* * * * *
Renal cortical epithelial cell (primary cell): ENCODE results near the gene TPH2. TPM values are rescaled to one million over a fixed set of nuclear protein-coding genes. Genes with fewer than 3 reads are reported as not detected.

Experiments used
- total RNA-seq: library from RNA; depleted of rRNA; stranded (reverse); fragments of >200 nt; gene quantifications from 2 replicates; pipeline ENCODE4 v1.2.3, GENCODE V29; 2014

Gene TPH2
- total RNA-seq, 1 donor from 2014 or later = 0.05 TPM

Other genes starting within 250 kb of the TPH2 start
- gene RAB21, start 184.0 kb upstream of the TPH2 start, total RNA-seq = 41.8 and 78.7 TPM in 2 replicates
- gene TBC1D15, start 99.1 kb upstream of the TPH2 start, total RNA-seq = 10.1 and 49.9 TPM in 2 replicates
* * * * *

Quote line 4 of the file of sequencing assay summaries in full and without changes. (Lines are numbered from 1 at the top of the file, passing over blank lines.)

Gene TPH2